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Regularly brushing your dog with a quality dog comb has many benefits for both you and your pet. Firstly, and perhaps most obviously, by brushing your dog at least once a week, you’ll remove loose and excess fur that would otherwise end up on your floors, furniture, clothing—pretty much everywhere. It’s a simple way to save time on cleaning and save money on those tape-roller-on-a-handle contraptions. How’s that for a benefit? But that’s not all. By regularly brushing your dog, you’ll help distribute naturally occurring oils in her fur, leading to a healthier, more vibrant coat. Also, if your dog has a thick coat or long hair, brushing will help avoid uncomfortable, unsightly mats that, if left unkempt, will eventually need to be cut out. If you spend a little time brushing out your dog today, you’ll avoid a big, unsightly headache tomorrow. With all the benefits associated with regular brushing, which dog grooming supplies are best for your dog?
There are a number of great dog combs on the market, each with its own benefits. FURminator Long Hair deShedding Edge For Dogs is a popular option that gently removes the undercoat and loose hair without cutting or damaging the dog's delicate skin. It’s great for dogs with heavy coats. KONG Dog ZoomGroom Multi-Use Brush features a unique design that removes loose hair like a magnet and reduces shedding around the house, especially important for heavy shedders. Safari Combo Brush for Dogs has a bristle side that helps distribute dogs’ natural oils throughout the coat and lift out loose hair and debris. Four Paws Ultimate Touch Instant Mat & Tangle Remover can handle deeply-matted fur and get rid of tough tangles, leaving your furry friend looking good as new. No matter which grooming comb you choose, be sure to master the perfect technique.
As you brush your dog’s fur, be sure to gently brush in the direction your dog’s fur grows. And it probably goes without saying, but be sure to be gentle—your dog’s skin is more fragile than you might realize. Brushing your dog’s fur should be an enjoyable bonding experience for both you and your pup. If your dog is afraid of the brush, start slow, giving only a few gentle strokes per session. As she becomes more comfortable with the routine, gradually add time to the sessions at a comfortable rate for your four-legged friend. For all other dog supplies like dog food, dog houses, dog collars and dog crates shop Chewy's online pet store!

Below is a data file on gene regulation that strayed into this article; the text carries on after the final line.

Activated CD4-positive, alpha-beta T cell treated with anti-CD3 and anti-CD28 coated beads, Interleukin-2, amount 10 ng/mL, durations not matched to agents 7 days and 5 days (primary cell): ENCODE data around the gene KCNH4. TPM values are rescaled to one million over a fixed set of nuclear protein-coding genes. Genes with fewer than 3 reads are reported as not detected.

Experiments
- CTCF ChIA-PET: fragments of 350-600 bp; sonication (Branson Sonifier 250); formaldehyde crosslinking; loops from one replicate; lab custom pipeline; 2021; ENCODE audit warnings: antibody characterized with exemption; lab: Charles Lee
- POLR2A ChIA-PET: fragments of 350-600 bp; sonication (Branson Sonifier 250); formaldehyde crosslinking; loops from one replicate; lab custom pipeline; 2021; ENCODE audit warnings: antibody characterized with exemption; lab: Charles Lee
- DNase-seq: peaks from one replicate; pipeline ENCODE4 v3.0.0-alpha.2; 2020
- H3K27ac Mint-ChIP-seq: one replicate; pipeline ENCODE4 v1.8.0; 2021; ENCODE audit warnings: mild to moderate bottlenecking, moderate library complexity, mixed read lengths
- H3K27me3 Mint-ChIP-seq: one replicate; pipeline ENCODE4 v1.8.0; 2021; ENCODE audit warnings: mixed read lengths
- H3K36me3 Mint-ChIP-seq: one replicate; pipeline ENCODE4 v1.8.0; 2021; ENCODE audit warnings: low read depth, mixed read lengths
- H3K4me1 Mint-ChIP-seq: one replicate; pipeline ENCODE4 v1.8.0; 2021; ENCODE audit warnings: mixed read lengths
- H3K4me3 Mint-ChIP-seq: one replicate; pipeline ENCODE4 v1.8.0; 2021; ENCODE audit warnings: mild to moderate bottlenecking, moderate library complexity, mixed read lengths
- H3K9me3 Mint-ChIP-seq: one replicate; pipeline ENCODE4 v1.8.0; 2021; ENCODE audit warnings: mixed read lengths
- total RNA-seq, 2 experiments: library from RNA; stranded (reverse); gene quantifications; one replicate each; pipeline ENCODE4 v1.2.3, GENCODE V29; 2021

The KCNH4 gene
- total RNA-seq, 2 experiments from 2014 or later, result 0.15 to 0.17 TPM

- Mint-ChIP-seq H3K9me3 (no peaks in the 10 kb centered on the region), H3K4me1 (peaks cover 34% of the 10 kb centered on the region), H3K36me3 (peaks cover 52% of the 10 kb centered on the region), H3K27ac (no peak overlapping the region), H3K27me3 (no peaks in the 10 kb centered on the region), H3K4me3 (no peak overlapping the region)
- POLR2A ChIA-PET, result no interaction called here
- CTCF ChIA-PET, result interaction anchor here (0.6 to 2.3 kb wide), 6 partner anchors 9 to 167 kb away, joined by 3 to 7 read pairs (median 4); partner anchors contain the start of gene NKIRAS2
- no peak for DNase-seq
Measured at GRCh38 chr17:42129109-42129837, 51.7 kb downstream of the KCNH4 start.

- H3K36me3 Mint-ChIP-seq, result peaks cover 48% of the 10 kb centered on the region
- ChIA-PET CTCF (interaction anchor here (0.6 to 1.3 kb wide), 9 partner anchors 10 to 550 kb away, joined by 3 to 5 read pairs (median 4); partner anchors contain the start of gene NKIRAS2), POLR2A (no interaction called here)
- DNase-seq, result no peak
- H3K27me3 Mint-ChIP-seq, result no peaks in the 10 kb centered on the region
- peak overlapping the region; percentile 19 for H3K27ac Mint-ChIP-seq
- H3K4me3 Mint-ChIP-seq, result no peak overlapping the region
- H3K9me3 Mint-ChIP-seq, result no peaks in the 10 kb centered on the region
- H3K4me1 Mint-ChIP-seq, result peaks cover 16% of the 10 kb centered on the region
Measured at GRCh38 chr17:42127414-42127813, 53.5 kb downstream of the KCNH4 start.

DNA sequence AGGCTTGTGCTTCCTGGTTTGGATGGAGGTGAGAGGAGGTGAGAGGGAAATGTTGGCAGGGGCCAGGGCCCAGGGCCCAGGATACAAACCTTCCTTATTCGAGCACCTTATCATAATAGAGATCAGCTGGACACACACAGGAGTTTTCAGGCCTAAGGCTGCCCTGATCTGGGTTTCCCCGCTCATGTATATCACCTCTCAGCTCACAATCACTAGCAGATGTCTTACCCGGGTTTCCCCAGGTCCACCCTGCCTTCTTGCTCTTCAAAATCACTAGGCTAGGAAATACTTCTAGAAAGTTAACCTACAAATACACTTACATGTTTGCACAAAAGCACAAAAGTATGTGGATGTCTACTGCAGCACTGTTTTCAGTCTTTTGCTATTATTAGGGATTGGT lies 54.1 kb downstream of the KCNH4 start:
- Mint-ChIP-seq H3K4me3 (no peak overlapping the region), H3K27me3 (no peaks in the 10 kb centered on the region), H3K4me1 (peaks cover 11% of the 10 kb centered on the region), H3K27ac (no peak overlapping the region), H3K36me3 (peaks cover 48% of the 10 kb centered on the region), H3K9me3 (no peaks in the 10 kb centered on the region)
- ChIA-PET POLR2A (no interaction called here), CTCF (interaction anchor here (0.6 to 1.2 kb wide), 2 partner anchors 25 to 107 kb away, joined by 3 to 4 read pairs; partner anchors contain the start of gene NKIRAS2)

Related Categories: Dog Grooming Tools, Best Dog Shampoo & Conditioner, Best Dog Ear Cleaner, Dog Paw & Nail Care, Dog Waterless Grooming, Dog Shower & Bath Supplies, Dog Skin Care, Eye Care for Dogs, Dog Grooming Supplies
The kind of brush or comb that is best for your dog will depend on his breed and coat type. Bristle dog brushes tend to be best for short-haired dogs, while slicker brushes are better for medium to long hair and curly coats. Rake or undercoat dog brushes may be necessary if your dog has a thick or easily tangled coat. Pin brushes can be helpful for removing excess, loose hair from coats. You may need to use different brushes and combs on your dog to handle different grooming needs.
Groomers use a variety of dog brushes and combs to keep dog coats groomed and healthy. Most groomers will use slicker brushes, undercoat rakes, pin brushes, bristle brushes and rubber or silicone massaging curry brushes to wrangle different types of coats into shape. Special grooming implements like deshedding tools and blades, grooming gloves and flea combs may be used by groomers, as well.
The best dog brush for shedding is usually a metal slicker brush designed to remove loose hair from the coat. Dogs with an undercoat may require a deshedding tool, while those with shorter coats might do best with a bristle brush or mitt for deshedding. Combo brushes can also be good for dogs with long-haired or double coats. Experiment with different types or talk to your groomer for tips on the best brushes for shedding.
The best dog brush for long hair will vary depending on your long-haired dog's coat type. Try a slicker brush or an undercoat rake if you have a curly or double-coated breed of dog. Dogs with thinner long coats may do best with a bristle or pin brush instead. Choose a brush—or brushes—designed to handle the coat issues your dog most commonly faces.